You there. Step away from the tomato plant.
Oh yes, I’m talking to you. We’ve had some warm days and it’s tricking your brain into thinking it’s summer. Or maybe you’re worried that because the stores put out all those glorious pepper plants that it’s time to plant.
It’s not. Not quite yet.
In Colorado, the saying goes that you don’t plant before Mother’s Day- thanks to the risk of cold temps and spring snows (as we’ve experienced this year, it’s good advice). But after years of gardening here, I would edit that advice to add that you shouldn’t plant your summer garden until June or until the evening temps are consistently in the mid-50s.
Definition of a summer garden: warm-season veggies and fruits like tomatoes, peppers, melons, and squashes. Think of those quintessential summer cookout foods like juicy watermelon. If you’re still pulling on the layers when the sun goes down, it’s too cold for these plants, too.
If you’re truly itching to get some things in the ground, check out these recommendations for starting to garden with kids, especially the best colder-weather crops you can start from seed.
And as you wait for the nights to warm up, here are some summer gardening tips:
Choose your plants wisely, and go local.
Go for plants instead of seeds if you can afford it. You can start your tomatoes and peppers from seed now, but it’s slow growing. Give yourself a head start and less of a headache and get strong, healthy starts. Your kids really won’t mind, I promise- you still have to water seeds and starts regularly.
Buy from independent, local garden shops rather than the big box stores. Not only are you supporting local businesses, you’re also getting more regional-specific plants that will likely be more successful for you in the long run. Garden stores like Phelan Gardens on Austin Bluffs, Good Earth downtown, Summerland Gardens on the south side, and Rick’s on the west side grow their crops in their greenhouses on site, picking varieties that do well in our climate. I can’t say that is true of the big box stores where many of their garden center employees are seasonal employees who may not know much about the plants. (I say that because the last two times I bought there, the cashier kept asking me, “what’s that?” when it was a pretty obvious choice with a tag and a sticker on the pot!)
Be patient with your plants.
Especially if they’ve (hopefully) been in a greenhouse to stave off the cooler night temps, it can take them a while to adjust. Warm-season veggies like tomatoes are stunted by temps below 55 degrees, and we are often much cooler than that well into June. So buy later, and you’ll actually do better. I promise.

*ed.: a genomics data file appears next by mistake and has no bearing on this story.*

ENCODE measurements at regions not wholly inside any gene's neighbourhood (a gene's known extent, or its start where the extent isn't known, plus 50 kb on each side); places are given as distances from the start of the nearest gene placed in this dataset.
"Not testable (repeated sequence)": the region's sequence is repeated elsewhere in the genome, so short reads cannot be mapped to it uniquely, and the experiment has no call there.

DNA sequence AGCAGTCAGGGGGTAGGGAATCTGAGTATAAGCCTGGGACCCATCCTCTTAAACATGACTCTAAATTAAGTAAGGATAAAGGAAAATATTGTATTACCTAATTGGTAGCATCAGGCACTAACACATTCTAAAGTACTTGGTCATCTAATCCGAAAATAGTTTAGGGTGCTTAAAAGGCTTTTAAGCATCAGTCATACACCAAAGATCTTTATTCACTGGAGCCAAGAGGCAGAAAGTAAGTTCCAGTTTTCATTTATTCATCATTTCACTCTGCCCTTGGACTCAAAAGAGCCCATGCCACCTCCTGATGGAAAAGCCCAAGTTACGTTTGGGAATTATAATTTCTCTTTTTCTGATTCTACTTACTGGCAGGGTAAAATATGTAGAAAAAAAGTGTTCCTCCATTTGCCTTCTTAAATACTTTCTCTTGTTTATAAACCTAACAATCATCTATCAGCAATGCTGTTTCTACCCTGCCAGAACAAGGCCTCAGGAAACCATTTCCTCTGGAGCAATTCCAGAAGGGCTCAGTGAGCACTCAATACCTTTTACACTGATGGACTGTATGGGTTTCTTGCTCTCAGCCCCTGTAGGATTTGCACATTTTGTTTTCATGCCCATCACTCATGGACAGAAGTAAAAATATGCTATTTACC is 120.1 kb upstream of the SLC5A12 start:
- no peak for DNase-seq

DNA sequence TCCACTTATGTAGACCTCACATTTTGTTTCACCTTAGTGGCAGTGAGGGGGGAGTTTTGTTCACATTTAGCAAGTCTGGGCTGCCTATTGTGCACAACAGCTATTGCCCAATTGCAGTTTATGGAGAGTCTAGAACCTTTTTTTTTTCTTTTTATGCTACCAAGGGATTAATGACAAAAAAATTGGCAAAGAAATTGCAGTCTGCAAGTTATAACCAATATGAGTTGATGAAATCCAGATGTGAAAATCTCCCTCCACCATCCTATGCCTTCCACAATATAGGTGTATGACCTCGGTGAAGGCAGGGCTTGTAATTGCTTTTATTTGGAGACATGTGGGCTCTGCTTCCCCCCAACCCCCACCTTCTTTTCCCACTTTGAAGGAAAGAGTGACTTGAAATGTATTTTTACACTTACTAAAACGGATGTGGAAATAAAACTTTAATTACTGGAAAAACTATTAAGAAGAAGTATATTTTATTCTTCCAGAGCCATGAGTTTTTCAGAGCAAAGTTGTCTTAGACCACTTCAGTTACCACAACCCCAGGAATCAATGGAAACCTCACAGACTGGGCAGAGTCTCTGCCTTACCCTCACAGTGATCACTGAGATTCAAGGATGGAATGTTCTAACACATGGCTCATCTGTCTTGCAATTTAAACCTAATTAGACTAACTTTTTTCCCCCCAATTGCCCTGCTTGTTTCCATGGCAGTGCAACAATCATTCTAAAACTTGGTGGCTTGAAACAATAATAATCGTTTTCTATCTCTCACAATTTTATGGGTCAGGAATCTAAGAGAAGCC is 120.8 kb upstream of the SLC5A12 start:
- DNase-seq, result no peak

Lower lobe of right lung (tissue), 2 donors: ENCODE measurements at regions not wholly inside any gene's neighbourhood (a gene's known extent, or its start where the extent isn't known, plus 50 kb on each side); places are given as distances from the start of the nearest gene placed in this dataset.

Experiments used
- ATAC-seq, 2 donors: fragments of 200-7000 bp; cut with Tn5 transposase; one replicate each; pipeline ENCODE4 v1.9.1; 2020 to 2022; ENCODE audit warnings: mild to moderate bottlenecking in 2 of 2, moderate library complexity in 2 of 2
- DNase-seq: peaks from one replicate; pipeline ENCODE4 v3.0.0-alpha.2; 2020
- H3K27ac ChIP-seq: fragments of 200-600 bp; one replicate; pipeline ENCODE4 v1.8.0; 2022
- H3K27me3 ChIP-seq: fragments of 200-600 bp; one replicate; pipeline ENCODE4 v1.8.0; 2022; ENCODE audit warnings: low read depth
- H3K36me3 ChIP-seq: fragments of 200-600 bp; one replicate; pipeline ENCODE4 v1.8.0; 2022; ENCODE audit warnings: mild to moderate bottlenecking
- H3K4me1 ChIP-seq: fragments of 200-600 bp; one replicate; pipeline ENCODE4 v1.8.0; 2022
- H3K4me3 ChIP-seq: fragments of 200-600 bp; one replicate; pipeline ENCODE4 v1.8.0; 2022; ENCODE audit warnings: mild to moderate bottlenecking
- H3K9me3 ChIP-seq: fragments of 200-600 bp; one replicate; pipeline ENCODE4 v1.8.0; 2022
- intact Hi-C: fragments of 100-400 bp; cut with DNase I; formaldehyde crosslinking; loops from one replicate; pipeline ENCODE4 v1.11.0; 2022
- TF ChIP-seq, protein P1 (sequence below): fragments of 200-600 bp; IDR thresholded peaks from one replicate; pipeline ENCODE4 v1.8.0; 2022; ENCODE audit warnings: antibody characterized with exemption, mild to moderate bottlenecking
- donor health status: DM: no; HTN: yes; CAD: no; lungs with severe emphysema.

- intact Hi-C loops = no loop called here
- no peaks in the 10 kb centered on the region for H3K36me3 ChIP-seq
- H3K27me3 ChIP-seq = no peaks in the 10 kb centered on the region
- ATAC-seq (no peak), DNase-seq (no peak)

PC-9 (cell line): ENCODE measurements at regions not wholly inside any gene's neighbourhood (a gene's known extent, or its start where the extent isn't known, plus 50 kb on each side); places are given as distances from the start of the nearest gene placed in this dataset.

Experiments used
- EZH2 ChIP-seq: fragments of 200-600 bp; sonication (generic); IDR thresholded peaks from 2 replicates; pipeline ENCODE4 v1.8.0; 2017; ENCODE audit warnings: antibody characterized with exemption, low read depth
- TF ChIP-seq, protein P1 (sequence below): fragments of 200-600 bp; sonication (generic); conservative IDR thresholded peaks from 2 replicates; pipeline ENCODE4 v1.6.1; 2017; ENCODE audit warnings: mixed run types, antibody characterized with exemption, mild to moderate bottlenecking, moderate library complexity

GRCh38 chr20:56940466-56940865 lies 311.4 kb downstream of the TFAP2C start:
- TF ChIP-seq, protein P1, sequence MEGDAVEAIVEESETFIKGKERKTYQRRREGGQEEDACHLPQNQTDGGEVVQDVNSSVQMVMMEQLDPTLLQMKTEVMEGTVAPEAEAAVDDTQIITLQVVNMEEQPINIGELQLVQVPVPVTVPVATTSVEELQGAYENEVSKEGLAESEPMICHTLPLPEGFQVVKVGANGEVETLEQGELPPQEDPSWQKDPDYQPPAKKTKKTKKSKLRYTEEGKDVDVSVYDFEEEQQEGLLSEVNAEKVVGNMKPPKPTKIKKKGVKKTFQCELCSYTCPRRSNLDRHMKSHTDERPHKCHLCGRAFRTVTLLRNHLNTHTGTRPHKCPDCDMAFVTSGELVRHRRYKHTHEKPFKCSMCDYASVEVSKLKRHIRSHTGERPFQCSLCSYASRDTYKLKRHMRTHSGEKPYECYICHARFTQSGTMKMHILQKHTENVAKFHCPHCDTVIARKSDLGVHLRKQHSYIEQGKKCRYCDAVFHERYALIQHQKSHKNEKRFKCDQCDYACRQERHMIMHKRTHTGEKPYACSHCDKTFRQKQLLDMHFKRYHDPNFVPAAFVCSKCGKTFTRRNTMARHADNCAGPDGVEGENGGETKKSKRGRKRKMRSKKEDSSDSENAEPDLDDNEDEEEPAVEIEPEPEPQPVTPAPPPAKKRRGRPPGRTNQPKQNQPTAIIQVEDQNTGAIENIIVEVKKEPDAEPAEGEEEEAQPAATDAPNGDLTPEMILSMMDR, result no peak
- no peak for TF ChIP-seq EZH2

Planting in pots (rather than a raised bed) has its advantages.
You can move the plants around as needed (inside for rough weather, or next to the house for additional warmth, or out of the baking sun if they’ve been in a greenhouse) to ensure they grow well. However, pots should be roomy to allow for proper root growth. For tomatoes, the pots should be tall and wide just like the plant itself!
If you or your kids really want to try seeds -these vegetables are quick growing, do well come June, and prefer to go straight into the ground rather than be transplanted: zucchini, summer squashes, cucumber, and beans.
Here are some summer veggies and fruits that grow well in pots… and some that don’t.
GIVE IT TO ME, BABY:
- Zucchini and summer squash
IF YOU LOVE ME, SET ME RIGHT IN THE GROUND:
- Melons (they tend to ramble)
- Raspberries (see the rambling above)
- Corn (too tall, and you need a lot of it to pollinate itself)
- Cucumbers (they need something to climb)
- Vining squashes, like pumpkins (they send down other feeder roots, so they won’t be happy to be so contained)
Always, always, always be water wise.
Don’t plant too far away from your water source. Most summer veggies and fruits are thirsty plants (think of how much water is in a watermelon, tomato, or cucumber) and you’ll need to be consistent with your watering every day (water deeply at the roots) to get the best harvest.
Some crops are best bought at the store.
Personally, I’d rather support the Rocky Ford melon farmers each week at King Soopers than fight a losing (multi-year) battle with the ravaging herd of downtown squirrels. Those furry little punks.
Plant what you and your children love.
If you don’t like tomatoes, don’t plant twelve of them. Zucchini is notoriously prolific, and while I’ve found I prefer these great zucchini cookie recipes instead of the classic zucchini bread, I learned the hard way that eight zucchini plants was way too many. WAY too many.
Or, plant something crazy.
If your child loves the idea of a lemon cucumber, go for it! They’ll likely be more eager to eat it when the time comes!
Give your plants some fragrant friends. Tomatoes love basil at their feet. Beans and marigolds are best buds. Squash and oregano just love each other. Nasturtium goes with just about everything, and their flowers and leaves are edible, too! Put them in the same pot or close together and benefit from their camaraderie.